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News Around the Fleet

News | Aug. 24, 2020

HMAS Hobart successfully fires missile during its first RIMPAC

By Shaun Donnelly

HMAS Hobart has become the first of the Hobart-class guided missile destroyers to conduct a live fire during Exercise Rim of the Pacific Exercise (RIMPAC), making it the most sophisticated and lethal warship ever operated by the RAN.
Alongside ships from the United States and Canada, Hobart successfully fired an SM-2 Standard Missile against an unmanned target as part of the exercise scenario.
Commanding Officer Hobart Commander Ryan Gaskin said the missile firing proved the ship was ready to fight and win at sea as part of a joint force.
“RIMPAC provides the Navy a unique training opportunity to strengthen international maritime partnerships, enhance interoperability and improve our readiness for a wide range of potential operations,” Commander Gaskin said.
“This year has also proven the ability to operate in company with partner nations at sea during a global health crisis through the employment of strict COVID-19 safe measures on board.”
HMA Ships Hobart, Stuart, Arunta and Sirius, which are on a Regional Presence Deployment through South-East Asia and the Pacific, are taking part in RIMPAC.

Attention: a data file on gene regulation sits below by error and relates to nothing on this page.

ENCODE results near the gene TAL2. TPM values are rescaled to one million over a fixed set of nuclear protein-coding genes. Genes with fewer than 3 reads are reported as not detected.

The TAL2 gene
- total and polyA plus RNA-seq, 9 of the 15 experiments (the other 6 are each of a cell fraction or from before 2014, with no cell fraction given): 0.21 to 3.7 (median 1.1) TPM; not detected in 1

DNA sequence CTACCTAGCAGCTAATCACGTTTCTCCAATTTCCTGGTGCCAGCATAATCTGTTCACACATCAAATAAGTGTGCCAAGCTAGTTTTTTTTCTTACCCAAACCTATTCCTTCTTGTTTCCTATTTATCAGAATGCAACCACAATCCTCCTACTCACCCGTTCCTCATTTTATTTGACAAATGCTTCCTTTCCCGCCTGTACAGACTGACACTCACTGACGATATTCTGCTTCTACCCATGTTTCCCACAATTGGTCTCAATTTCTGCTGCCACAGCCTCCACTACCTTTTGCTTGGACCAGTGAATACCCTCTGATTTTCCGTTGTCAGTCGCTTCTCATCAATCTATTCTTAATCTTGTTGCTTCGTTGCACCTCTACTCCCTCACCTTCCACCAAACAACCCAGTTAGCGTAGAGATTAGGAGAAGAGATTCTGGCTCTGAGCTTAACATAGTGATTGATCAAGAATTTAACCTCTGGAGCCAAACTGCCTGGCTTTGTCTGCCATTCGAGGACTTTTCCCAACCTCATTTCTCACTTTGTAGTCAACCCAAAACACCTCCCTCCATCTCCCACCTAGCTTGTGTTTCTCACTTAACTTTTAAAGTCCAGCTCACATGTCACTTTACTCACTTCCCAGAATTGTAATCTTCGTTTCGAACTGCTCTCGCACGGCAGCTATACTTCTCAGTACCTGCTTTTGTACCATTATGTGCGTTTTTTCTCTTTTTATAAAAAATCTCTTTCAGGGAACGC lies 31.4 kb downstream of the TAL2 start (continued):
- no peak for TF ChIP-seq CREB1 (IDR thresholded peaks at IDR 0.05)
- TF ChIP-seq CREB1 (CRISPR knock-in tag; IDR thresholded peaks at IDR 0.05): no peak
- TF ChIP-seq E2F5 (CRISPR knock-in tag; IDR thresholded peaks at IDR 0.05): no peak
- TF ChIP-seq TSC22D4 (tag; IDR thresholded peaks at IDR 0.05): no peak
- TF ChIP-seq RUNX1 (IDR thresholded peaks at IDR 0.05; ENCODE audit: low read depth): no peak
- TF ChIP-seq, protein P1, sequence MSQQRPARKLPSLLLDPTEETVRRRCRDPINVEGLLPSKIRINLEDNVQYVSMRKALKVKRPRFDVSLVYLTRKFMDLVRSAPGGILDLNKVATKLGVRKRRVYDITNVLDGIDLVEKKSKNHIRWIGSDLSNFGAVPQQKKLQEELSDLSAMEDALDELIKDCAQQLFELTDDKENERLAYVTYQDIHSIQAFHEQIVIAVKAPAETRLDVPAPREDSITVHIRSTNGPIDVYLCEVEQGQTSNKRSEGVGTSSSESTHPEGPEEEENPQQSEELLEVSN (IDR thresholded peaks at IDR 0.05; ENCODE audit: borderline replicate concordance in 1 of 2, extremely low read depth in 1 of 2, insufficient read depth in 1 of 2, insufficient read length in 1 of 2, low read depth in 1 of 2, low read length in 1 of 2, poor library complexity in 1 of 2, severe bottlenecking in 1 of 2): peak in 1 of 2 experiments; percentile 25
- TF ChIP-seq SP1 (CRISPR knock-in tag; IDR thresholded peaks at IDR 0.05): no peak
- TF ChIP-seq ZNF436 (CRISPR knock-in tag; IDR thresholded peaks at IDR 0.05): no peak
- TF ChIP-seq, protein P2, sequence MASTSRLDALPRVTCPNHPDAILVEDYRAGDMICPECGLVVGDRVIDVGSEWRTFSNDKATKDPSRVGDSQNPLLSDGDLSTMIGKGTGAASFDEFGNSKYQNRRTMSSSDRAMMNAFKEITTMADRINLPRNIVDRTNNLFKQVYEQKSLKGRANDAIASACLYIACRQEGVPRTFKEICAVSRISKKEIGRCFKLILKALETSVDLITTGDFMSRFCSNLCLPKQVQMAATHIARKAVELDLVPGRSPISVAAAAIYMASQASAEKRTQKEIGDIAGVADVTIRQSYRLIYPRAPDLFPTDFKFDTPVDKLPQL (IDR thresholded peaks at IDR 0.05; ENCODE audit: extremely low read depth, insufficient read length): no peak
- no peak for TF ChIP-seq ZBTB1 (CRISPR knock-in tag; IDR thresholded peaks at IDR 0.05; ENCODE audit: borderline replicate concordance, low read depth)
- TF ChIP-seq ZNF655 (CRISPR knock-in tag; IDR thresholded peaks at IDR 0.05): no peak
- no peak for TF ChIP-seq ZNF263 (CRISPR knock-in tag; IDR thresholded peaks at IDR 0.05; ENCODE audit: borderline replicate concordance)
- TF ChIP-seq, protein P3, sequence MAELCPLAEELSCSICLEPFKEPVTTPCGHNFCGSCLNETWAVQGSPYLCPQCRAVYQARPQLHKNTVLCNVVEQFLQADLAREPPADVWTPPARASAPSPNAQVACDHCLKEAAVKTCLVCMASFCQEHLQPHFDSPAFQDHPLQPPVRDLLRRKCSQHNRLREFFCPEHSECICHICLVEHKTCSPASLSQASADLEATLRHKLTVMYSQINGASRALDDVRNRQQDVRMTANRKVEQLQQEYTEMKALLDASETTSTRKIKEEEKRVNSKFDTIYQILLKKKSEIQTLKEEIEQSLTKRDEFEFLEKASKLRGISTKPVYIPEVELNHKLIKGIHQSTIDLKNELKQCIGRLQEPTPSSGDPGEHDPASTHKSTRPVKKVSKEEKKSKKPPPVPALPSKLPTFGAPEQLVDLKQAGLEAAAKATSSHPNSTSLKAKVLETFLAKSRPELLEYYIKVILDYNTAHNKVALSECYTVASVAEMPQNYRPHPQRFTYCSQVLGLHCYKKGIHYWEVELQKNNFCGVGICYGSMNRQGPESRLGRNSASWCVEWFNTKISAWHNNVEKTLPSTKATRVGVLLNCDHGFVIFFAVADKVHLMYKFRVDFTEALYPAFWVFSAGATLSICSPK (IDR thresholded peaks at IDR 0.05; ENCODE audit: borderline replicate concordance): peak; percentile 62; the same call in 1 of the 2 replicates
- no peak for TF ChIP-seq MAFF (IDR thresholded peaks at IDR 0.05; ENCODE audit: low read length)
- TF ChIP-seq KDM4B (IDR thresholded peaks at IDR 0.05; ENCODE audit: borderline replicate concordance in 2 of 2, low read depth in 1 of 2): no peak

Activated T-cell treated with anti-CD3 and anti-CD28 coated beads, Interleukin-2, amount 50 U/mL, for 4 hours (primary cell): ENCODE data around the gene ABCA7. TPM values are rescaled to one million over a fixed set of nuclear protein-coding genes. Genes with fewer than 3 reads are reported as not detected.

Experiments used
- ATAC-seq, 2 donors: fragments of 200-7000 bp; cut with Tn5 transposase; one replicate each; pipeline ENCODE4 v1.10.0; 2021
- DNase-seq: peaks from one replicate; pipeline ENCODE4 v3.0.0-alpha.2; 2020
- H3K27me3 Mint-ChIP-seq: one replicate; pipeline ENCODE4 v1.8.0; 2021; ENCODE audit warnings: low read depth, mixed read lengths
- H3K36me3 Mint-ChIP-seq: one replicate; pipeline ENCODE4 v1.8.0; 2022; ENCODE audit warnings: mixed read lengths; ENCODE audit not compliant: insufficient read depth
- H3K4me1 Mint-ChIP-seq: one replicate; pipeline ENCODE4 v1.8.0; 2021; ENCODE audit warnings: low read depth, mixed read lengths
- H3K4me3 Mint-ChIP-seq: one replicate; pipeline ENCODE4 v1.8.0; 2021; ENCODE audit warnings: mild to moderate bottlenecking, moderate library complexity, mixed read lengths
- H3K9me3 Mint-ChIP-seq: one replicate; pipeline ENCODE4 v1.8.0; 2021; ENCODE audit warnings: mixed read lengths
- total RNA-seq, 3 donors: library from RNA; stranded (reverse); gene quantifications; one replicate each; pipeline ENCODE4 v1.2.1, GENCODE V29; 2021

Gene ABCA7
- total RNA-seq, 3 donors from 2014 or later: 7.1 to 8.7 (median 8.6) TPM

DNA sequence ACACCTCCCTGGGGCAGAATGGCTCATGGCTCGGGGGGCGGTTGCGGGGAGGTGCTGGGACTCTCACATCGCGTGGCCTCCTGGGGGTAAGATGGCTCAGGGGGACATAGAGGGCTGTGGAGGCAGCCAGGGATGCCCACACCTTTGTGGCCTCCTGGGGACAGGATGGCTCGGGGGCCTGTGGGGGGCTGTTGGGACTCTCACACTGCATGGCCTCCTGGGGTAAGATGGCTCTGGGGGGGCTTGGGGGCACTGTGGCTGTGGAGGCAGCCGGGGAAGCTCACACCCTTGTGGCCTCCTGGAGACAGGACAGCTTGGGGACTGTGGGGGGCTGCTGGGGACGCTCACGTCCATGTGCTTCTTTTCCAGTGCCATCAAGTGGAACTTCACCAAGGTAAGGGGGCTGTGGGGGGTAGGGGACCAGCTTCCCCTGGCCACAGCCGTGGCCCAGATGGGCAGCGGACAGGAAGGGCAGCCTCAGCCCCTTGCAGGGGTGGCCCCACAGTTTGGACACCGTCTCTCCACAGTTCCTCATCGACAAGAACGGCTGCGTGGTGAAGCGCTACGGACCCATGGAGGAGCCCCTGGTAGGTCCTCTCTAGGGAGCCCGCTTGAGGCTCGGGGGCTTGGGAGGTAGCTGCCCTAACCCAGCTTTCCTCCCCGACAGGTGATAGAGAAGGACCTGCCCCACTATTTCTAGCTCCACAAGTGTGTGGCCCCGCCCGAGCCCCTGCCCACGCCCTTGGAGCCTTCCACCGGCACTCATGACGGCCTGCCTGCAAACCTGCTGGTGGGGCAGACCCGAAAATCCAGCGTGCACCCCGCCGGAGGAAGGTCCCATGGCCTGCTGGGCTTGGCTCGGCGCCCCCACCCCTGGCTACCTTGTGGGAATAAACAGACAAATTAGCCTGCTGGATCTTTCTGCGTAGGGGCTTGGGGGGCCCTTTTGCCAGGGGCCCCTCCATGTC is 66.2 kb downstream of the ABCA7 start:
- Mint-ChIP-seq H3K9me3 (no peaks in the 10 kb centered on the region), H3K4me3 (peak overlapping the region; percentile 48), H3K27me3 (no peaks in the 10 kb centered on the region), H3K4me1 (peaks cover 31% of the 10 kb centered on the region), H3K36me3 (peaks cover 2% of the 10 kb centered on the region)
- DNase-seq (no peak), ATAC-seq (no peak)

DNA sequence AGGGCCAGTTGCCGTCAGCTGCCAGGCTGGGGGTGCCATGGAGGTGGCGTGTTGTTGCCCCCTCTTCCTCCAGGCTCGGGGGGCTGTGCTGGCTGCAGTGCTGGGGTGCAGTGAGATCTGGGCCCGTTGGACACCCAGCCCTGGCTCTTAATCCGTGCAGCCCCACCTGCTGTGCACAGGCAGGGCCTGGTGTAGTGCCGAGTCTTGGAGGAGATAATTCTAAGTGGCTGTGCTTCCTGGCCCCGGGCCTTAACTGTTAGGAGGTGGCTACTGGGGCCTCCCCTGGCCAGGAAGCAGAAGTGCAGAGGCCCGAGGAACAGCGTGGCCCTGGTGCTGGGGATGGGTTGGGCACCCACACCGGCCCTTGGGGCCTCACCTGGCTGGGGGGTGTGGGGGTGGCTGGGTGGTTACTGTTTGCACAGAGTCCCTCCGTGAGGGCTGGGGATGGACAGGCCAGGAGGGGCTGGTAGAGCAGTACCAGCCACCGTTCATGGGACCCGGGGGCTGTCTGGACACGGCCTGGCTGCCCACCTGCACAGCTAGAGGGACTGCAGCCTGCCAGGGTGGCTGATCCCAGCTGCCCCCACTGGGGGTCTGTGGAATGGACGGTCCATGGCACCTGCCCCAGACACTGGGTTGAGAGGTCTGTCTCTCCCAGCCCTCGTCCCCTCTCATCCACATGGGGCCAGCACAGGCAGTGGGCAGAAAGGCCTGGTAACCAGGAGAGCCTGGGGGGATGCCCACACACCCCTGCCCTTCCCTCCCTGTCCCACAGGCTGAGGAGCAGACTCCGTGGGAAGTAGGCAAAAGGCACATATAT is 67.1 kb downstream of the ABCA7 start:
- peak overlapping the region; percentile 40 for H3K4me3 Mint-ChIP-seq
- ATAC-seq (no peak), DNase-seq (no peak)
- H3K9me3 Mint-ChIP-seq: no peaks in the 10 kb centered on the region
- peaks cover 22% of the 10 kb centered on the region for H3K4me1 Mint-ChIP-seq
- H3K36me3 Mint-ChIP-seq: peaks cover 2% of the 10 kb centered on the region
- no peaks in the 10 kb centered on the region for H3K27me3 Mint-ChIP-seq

Commander Gaskin said credible, ready-maritime partners help to preserve peace and prevent conflict in the region.
“The Indo-Pacific has experienced economic prosperity largely because of the security and stability that exists at sea,” he said.
“We train to ensure the ability to deter disruptions to global supply chains and threats to lines of communication and commerce.”
HMAS Hobart carries a range of weapons systems, including a Mk41 Vertical Launch System containing SM-2 Standard Missiles and Evolved Sea Sparrow missiles, a Mk 45 5-inch main gun, Phalanx Close-In Weapons System, two 25mm Typhoons guns, and MU90 and Mk54 light-weight torpedoes for subsurface defence.
Ten nations, 22 surface ships, one submarine, multiple aircraft, and about 5,300 personnel are participating in RIMPAC.
This year’s exercise includes forces from Australia, Brunei, Canada, France, Japan, Republic of Korea, New Zealand, Philippines, Singapore, and the United States.
Participating forces will exercise a wide range of capabilities from multinational anti-submarine warfare, maritime intercept operations, and live-fire training events, among other cooperative training opportunities.